Celtis africana (White Stinkwood) is a tree in the family Cannabaceae. The species is common across large areas of the South and East of Southern Africa, ranging from a tall forest tree to a medium-sized tree in bushveld and open country, to a shrub on rocky soil.
Growing as an individual tree in the open under favourable conditions, Celtis africana is a tree of medium height, typically up to 12 m or so. It then usually forms a dense, hemispherical canopy. The bole of a mature tree then is thick and buttressed, often forked fairly near the ground. In forest it may grow up to 25 m tall, with a single, clean bole, though such large specimens usually are more or less buttressed too. In an exposed, rocky position it may be a bonsai-like small shrub. The trunk has a smooth, pale grey to white bark that may be loosely peeling in old trees and commonly has horizontal ridges.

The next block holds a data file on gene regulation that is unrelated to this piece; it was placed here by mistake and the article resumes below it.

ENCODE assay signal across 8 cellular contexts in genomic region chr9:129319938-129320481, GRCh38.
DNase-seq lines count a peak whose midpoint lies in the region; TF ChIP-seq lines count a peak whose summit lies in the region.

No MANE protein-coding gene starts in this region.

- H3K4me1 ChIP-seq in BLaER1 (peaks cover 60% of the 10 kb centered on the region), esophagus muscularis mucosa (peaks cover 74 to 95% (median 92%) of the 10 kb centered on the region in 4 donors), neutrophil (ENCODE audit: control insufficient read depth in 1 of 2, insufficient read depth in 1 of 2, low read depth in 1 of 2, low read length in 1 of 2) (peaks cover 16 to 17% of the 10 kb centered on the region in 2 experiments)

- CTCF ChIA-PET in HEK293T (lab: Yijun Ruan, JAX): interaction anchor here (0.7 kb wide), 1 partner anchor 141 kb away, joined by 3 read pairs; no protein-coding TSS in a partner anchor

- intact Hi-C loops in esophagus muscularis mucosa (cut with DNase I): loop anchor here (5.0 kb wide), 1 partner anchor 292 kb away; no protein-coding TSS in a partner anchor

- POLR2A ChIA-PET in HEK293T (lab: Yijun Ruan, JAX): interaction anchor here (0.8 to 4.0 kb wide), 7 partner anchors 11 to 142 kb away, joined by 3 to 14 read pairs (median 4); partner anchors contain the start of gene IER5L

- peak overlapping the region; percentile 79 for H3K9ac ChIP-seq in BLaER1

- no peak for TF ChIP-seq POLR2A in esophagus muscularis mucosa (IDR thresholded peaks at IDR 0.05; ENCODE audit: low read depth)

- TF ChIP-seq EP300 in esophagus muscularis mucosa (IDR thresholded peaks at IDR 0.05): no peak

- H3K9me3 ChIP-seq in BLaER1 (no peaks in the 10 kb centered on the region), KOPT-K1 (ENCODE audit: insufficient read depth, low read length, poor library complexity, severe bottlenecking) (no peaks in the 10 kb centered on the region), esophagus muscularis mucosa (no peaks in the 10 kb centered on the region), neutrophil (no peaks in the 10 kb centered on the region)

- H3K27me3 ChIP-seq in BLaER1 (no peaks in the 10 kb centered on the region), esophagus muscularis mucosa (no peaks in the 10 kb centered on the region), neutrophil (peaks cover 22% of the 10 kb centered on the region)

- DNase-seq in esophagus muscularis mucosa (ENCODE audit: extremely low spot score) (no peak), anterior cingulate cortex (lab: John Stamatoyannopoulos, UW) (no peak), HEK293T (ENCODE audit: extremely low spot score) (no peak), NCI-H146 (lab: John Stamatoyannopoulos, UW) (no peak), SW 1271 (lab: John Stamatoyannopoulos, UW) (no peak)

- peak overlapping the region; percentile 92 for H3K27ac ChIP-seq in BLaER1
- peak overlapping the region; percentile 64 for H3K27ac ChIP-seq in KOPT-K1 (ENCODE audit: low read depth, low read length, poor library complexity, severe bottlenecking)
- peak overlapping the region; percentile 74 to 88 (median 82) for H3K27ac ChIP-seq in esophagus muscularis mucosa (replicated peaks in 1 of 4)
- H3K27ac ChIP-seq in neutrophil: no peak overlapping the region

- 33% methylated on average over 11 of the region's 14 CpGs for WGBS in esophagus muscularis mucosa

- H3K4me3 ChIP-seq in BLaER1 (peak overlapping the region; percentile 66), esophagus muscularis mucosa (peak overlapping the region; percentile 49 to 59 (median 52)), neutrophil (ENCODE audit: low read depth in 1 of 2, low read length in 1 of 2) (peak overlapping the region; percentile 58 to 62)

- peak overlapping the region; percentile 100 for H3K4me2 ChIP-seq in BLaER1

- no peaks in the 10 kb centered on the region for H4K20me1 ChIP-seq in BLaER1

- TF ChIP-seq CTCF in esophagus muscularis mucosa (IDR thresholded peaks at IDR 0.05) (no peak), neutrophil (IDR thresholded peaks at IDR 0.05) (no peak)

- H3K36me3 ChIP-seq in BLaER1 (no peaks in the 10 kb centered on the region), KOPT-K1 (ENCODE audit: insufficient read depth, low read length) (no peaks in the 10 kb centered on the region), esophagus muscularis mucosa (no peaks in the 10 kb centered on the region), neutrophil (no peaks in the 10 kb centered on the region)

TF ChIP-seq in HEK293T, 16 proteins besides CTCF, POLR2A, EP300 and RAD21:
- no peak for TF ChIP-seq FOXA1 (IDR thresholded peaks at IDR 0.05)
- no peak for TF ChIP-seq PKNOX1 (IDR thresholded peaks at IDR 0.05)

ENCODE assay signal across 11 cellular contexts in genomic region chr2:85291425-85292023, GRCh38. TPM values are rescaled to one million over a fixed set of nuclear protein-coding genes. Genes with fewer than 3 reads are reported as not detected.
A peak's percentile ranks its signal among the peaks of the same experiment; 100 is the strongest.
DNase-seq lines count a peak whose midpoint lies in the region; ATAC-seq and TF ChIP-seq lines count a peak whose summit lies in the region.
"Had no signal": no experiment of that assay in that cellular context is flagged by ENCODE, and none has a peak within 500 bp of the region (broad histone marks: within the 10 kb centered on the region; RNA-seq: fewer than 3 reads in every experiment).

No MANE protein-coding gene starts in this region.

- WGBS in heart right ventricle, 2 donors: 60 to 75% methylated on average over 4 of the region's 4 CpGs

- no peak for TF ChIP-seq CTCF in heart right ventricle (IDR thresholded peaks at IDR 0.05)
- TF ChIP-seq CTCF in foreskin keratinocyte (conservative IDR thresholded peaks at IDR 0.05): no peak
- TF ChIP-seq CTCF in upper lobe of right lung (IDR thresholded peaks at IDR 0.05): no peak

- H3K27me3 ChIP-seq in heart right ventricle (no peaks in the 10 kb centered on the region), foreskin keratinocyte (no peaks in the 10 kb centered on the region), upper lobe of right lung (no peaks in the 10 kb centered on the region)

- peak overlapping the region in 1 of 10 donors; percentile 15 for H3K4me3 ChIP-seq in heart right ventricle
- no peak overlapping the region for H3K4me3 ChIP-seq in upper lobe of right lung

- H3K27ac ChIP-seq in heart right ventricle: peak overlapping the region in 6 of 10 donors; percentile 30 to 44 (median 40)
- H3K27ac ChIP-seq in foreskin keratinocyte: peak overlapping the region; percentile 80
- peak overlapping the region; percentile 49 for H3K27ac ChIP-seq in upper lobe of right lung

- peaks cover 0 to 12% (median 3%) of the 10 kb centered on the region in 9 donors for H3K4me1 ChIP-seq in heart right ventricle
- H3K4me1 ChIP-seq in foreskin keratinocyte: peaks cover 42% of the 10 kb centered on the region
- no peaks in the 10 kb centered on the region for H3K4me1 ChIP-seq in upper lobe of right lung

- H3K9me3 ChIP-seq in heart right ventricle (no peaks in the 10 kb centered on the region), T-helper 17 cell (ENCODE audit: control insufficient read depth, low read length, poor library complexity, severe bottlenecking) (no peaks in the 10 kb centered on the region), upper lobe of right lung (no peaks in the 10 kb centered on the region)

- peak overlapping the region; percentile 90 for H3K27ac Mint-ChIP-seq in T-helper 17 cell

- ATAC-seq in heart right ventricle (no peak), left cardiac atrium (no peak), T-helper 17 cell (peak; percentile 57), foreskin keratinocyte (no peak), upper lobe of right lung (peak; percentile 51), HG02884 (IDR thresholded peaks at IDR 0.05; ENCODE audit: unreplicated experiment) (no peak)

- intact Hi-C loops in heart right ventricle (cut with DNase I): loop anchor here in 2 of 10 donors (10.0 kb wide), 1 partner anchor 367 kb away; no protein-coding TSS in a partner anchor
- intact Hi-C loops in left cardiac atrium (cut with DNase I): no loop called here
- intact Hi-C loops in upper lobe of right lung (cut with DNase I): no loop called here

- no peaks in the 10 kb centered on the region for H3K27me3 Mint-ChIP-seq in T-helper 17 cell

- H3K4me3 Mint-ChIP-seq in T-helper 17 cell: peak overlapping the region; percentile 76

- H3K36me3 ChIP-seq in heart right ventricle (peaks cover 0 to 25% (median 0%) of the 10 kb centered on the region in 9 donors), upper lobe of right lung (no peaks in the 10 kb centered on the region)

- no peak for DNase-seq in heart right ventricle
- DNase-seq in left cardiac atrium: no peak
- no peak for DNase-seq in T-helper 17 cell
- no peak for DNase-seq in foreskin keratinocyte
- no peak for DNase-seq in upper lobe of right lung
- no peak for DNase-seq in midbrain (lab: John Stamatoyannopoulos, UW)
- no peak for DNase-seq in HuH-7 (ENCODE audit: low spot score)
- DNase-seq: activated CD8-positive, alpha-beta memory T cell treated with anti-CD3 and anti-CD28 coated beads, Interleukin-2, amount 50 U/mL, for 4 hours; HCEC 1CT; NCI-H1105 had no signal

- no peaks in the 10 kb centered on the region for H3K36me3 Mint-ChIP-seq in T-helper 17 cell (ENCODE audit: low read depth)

The tree is deciduous in the drier, frostier interior of its range in Africa, but semi-deciduous nearer the coast; in areas with wetter, milder winters it commonly retains its old leaves till after the spring leaf flush appears. In spring it produces light green, tender, new leaves that contrast with the pale bark. The leaves are simple, alternate, ovate to acuminate in shape with three distinct veins from the base. The leaf margin is slightly toothed (specifically serrate) towards the apex, whereas the basal third tends to be entire. The new leaves are bright, fresh green and hairy on the upper surface; they turn darker green and become smoother as they mature. (Leaf size: 15 to 100mm length x 10 to 50 mm breadth).